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The Long Mynd: Latest Posts

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Devil's Mouth cross dyke — Fieldnotes

Following the road down from Boiling Well barrows (16.4.2011), the jagged ridge of Burway Hill comes into view, falling precipitously down to Townbrook Valley. The narrow saddle of the land at the foot of the ridge is called The Devil's Mouth, but there is no gaping maw into Hell to be seen.

Instead there is a low earthwork bank, now cut through by the road, but otherwise running across the neck of the ridge. It's worth a quick climb up the steep slope of Burway Hill to gain an eagle-eye view as well. Once at the top, you are rewarded with lovely views of Caer Caradoc and the line of hills running north to The Wrekin. From here it's a stroll back down to Church Stretton.
thesweetcheat Posted by thesweetcheat
24th April 2011ce

Devil's Mouth cross dyke — Images (click to view fullsize)

<b>Devil's Mouth cross dyke</b>Posted by thesweetcheat<b>Devil's Mouth cross dyke</b>Posted by thesweetcheat<b>Devil's Mouth cross dyke</b>Posted by thesweetcheat<b>Devil's Mouth cross dyke</b>Posted by thesweetcheat thesweetcheat Posted by thesweetcheat
24th April 2011ce

Bodbury Ring (Hillfort) — Images

<b>Bodbury Ring</b>Posted by thesweetcheat<b>Bodbury Ring</b>Posted by thesweetcheat thesweetcheat Posted by thesweetcheat
24th April 2011ce

Boiling Well barrows (Round Barrow(s)) — Fieldnotes

Leaving the overcrowded hilltop of Pole Bank (16.4.2011), I head eastwards along a narrow path through the heather until it hits the minor road that runs from Asterton along the top of the Long Mynd before heading eastwards to Church Stretton.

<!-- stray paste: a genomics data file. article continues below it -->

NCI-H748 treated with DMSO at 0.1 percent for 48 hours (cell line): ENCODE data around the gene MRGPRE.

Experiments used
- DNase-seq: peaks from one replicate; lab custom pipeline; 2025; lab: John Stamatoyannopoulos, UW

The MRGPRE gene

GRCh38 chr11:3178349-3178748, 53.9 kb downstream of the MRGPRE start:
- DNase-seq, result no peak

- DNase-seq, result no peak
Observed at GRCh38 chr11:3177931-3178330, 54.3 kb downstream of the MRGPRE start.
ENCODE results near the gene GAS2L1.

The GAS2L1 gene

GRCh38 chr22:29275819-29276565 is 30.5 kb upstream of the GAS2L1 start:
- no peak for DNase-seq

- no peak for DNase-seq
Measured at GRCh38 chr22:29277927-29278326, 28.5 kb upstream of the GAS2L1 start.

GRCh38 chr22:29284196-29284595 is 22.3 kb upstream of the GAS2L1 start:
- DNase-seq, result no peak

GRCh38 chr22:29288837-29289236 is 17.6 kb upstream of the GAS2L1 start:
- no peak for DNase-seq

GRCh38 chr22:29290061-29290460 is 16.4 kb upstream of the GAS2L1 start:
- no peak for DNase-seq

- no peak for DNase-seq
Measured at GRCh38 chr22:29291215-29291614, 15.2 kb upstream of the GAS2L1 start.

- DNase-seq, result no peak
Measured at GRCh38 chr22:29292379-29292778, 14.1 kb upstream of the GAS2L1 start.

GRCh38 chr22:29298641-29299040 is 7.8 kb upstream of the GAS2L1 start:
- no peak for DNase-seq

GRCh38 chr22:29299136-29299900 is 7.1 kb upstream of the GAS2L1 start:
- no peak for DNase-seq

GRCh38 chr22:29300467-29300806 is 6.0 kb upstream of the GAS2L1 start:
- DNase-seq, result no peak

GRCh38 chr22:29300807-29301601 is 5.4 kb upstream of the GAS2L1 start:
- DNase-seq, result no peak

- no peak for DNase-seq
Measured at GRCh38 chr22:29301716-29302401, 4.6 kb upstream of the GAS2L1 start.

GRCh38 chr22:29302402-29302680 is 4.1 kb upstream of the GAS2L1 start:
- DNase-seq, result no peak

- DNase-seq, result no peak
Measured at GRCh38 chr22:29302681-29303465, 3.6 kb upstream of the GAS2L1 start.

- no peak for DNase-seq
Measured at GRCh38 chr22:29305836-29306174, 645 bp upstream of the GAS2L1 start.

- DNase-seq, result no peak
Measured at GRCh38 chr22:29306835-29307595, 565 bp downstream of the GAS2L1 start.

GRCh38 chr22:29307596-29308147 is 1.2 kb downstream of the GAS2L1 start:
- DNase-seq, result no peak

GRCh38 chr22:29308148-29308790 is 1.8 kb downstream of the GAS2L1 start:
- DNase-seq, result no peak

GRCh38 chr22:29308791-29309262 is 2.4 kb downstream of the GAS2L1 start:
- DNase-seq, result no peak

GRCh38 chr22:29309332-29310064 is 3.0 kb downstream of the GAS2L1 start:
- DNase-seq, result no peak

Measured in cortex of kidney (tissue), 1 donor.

This road will take me straight to the two barrows near the Boiling Well, a natural spring that I fail to notice as I pass (principally because I mistake the larger pool shown on the OS for it, but there you go). So, barrows near a source of water - who'd have thought?

The western barrow lies in dense (but thankfully low) heather on the north side of the road. It has obviously been cleared of vegetation at some point, but the new growth springing up suggests it might be covered anew before too long. The top has been dug into, as ever.

The road is busy on this sunny Saturday and the frequency of passing cars, coupled with the difficulty of getting a satisfactory photo of the barrow (which seems to blend into the heather at every opportunity), makes for a rather frustrating visit. So I rejoin the road and continue eastwards.

The contours rise again and the eastern barrow sits near the top of the hill, even closer to the road than its companion. It has had a hard time, with the road cutting across its edges, excavation digging into its top and now a row of wooden posts hammered in to (presumably) discourage anyone from driving across it to get to the nearby parking area.

However, what it loses in stature and condition, it gains in the extensive views to the east across Shropshire.

Neither barrow is the finest that Shropshire - or even the Long Mynd - has to offer, but both endure. They are probably ignored by hundreds of people each summer, whether on foot or in cars. I'm glad to have stopped by.

My own route continues eastwards, parallel with the road. Cutting northwards through the bracken, the hillside suddenly drops away down towards a small reservoir far below. From here there are fine views of Bodbury Ring and Caer Caradoc. An excellent place to sit a let the world pass by, before heading into The Devil's Mouth.
thesweetcheat Posted by thesweetcheat
24th April 2011ce

Boiling Well barrows (Round Barrow(s)) — Images

<b>Boiling Well barrows</b>Posted by thesweetcheat<b>Boiling Well barrows</b>Posted by thesweetcheat thesweetcheat Posted by thesweetcheat
24th April 2011ce
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